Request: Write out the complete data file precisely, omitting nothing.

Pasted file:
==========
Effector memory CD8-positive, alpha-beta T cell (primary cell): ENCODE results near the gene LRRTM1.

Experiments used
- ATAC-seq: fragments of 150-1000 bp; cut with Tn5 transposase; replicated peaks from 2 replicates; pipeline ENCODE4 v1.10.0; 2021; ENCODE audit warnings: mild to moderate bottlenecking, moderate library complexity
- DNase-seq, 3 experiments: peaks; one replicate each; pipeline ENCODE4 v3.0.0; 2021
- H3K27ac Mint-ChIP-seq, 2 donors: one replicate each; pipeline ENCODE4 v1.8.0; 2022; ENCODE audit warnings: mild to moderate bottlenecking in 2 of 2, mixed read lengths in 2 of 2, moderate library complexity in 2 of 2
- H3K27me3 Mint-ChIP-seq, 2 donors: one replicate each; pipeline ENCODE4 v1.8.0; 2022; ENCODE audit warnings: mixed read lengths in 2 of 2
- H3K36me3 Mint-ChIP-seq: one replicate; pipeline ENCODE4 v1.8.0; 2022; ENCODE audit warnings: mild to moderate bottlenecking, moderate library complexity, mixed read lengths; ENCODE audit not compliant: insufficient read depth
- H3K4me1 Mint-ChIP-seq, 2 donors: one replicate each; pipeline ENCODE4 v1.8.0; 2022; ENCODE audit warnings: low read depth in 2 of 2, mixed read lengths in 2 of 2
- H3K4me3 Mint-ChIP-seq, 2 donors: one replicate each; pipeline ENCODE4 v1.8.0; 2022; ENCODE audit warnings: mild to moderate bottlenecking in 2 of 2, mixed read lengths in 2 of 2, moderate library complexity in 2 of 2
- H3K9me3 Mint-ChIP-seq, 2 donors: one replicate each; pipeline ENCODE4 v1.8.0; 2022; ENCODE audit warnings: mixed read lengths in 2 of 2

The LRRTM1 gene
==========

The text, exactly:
Effector memory CD8-positive, alpha-beta T cell (primary cell): ENCODE results near the gene LRRTM1.

Experiments used
- ATAC-seq: fragments of 150-1000 bp; cut with Tn5 transposase; replicated peaks from 2 replicates; pipeline ENCODE4 v1.10.0; 2021; ENCODE audit warnings: mild to moderate bottlenecking, moderate library complexity
- DNase-seq, 3 experiments: peaks; one replicate each; pipeline ENCODE4 v3.0.0; 2021
- H3K27ac Mint-ChIP-seq, 2 donors: one replicate each; pipeline ENCODE4 v1.8.0; 2022; ENCODE audit warnings: mild to moderate bottlenecking in 2 of 2, mixed read lengths in 2 of 2, moderate library complexity in 2 of 2
- H3K27me3 Mint-ChIP-seq, 2 donors: one replicate each; pipeline ENCODE4 v1.8.0; 2022; ENCODE audit warnings: mixed read lengths in 2 of 2
- H3K36me3 Mint-ChIP-seq: one replicate; pipeline ENCODE4 v1.8.0; 2022; ENCODE audit warnings: mild to moderate bottlenecking, moderate library complexity, mixed read lengths; ENCODE audit not compliant: insufficient read depth
- H3K4me1 Mint-ChIP-seq, 2 donors: one replicate each; pipeline ENCODE4 v1.8.0; 2022; ENCODE audit warnings: low read depth in 2 of 2, mixed read lengths in 2 of 2
- H3K4me3 Mint-ChIP-seq, 2 donors: one replicate each; pipeline ENCODE4 v1.8.0; 2022; ENCODE audit warnings: mild to moderate bottlenecking in 2 of 2, mixed read lengths in 2 of 2, moderate library complexity in 2 of 2
- H3K9me3 Mint-ChIP-seq, 2 donors: one replicate each; pipeline ENCODE4 v1.8.0; 2022; ENCODE audit warnings: mixed read lengths in 2 of 2

The LRRTM1 gene